Source: Refinitiv DataStream, 30 April 2021. 
Total Returns in USD.

In fixed income, US, German and Italian 10-year government bonds generated modest returns, along with investment grade and high yield bonds. The USD weakened against a basket of currencies.

In commodities, Brent crude finished the month up on the back of reopening prospects. It remains among the strongest performers year to date, up nearly 30% through the end of April. The broader CRB Commodities Index also finished the month 8% higher – as a raft of positive macro data and ongoing fiscal and monetary stimulus supported demand growth. Falling bond yields accompanied by a weaker US dollar provided the opportunity for gold to move higher after being a casualty of the market volatility in the first quarter of this year. 

All sectors gained ground over the month, with more cyclical sectors including materials and financials among the strongest performers. Positive earnings surprises also supported the US tech giants. Globally, software and tech hardware companies outperformed while semiconductors lagged. Energy, consumer staples and utilities were also among the weakest performers.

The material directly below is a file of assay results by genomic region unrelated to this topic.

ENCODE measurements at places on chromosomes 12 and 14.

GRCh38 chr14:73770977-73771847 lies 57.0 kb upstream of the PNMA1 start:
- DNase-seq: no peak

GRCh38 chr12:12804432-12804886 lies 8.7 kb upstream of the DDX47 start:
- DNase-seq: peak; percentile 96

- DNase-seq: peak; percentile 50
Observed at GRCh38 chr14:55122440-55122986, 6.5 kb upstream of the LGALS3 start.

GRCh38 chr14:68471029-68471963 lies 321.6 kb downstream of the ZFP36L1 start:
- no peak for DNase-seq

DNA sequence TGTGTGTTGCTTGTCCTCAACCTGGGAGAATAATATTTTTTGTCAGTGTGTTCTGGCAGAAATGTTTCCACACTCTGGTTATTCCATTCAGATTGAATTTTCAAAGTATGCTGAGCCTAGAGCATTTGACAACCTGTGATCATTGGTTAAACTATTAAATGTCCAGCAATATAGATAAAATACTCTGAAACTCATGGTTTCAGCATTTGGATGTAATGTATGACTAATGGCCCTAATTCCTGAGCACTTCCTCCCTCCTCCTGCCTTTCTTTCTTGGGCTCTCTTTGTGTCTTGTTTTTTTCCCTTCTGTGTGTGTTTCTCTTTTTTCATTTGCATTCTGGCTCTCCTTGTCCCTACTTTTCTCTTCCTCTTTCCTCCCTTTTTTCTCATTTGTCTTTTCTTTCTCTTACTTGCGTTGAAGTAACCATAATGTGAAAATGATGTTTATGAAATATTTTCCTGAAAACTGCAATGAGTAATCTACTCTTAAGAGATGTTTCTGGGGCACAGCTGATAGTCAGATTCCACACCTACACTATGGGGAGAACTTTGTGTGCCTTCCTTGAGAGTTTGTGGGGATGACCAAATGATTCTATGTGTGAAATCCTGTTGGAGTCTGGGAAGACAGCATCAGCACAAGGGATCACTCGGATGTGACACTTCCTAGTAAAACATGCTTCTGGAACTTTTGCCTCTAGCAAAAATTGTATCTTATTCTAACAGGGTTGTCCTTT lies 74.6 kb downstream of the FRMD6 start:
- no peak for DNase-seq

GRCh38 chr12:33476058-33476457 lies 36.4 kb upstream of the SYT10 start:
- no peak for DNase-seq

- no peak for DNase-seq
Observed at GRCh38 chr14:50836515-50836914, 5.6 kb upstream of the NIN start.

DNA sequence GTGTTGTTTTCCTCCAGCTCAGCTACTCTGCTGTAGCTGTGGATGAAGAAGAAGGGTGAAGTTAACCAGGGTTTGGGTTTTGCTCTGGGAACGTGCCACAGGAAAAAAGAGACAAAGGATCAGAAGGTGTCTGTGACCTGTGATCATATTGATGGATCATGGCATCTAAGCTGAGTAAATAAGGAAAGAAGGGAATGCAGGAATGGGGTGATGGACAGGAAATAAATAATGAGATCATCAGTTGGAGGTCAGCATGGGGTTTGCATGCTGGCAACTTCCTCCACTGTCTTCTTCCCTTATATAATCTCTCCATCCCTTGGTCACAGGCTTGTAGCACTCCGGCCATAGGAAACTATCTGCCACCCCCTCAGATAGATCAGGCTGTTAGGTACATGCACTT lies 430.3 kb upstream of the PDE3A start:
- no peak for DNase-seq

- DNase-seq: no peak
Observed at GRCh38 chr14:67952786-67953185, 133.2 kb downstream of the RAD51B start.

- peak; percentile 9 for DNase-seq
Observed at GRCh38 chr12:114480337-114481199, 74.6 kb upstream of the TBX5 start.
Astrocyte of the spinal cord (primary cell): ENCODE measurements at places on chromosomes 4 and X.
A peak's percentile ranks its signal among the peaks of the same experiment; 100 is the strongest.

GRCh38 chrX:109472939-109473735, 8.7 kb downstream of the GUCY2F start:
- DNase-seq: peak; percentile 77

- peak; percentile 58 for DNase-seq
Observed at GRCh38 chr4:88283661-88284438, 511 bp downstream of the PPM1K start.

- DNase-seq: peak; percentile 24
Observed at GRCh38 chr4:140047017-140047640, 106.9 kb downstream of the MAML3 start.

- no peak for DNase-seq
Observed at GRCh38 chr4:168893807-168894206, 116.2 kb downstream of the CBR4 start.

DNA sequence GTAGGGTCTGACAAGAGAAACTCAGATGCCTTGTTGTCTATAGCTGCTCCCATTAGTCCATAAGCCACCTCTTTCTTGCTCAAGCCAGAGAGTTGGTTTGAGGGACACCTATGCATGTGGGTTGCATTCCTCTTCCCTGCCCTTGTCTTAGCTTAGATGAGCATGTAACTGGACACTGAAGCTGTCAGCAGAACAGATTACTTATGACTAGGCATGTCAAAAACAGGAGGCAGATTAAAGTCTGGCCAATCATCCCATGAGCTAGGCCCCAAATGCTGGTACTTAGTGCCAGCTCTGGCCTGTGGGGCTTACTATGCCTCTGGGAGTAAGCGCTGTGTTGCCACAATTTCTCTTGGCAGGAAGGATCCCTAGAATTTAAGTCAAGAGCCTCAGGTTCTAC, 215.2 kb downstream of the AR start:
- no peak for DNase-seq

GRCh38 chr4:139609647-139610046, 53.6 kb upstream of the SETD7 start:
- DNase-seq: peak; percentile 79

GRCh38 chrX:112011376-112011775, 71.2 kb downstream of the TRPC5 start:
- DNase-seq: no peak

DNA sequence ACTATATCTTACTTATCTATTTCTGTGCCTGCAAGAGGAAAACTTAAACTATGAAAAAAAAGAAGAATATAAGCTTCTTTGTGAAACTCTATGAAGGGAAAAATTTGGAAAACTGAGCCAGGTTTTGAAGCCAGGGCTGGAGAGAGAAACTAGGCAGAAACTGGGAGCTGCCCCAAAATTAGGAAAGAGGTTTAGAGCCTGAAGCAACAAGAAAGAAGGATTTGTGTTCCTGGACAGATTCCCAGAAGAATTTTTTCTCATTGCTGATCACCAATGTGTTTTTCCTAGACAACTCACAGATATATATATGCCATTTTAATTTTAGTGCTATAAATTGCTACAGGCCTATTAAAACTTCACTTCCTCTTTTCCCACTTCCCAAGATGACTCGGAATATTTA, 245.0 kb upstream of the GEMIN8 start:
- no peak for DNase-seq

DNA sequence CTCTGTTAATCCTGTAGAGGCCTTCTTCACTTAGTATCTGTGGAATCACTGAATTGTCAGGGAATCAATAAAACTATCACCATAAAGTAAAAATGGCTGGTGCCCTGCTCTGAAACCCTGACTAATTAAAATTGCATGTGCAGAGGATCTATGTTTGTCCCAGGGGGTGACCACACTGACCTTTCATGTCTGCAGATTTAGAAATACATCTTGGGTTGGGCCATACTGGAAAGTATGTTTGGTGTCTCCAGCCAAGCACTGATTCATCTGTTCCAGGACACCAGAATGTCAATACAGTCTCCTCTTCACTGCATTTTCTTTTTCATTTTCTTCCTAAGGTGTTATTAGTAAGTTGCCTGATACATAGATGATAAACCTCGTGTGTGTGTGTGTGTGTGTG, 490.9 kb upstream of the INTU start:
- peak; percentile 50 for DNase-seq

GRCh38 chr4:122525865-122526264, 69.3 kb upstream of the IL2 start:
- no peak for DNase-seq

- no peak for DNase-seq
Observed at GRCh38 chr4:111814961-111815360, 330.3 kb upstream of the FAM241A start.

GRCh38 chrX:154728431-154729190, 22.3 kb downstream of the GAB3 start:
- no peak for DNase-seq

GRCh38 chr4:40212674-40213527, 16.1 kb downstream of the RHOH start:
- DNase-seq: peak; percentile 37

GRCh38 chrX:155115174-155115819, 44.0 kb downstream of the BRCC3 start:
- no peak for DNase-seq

Despite raised expectations going into first-quarter earnings season, earnings delivery has been very strong. Both the proportion and magnitude of earnings beats versus consensus estimates surprised positively in April – supported by combined tailwinds and favourable base effects (year-on-year results comparing current numbers with those generated during the initial stages of the pandemic).

As we enter the last leg of the quarterly earnings season, over 80% of US companies and around 70% of European companies have now reported results. For S&P500 companies, 87% beat earnings estimates, while 72% of Stoxx600 companies in Europe reported consensus-beating earnings. Aggregate year-on-year quarterly earnings growth for companies in these indices was around 50% and 48% respectively. Consumer discretionary and financials were the primary drivers of strong earnings growth. Despite the positive surprises, the price reaction to ‘beats’ was relatively subdued compared to the hit taken for ‘misses’, which may reflect that much of this good news is already priced in, or discounted due to easy comparisons.

To some extent, regional developed market leadership in April tracked changes in earnings-per-share (EPS) growth expectations for the same indices. US and UK equities led the gains during the month, mirroring positive changes to 2021 EPS growth expectations for the S&P500 and FTSE100 indices versus pre-COVID expectations. Japanese equities have lagged, mirroring the lower 2021 EPS growth expectations for the TOPIX versus pre-COVID expectations. Easing lockdowns and the pace of vaccine rollouts in the US and UK, in particular, have boosted activity and demand, and increased confidence in a speedy economic recovery.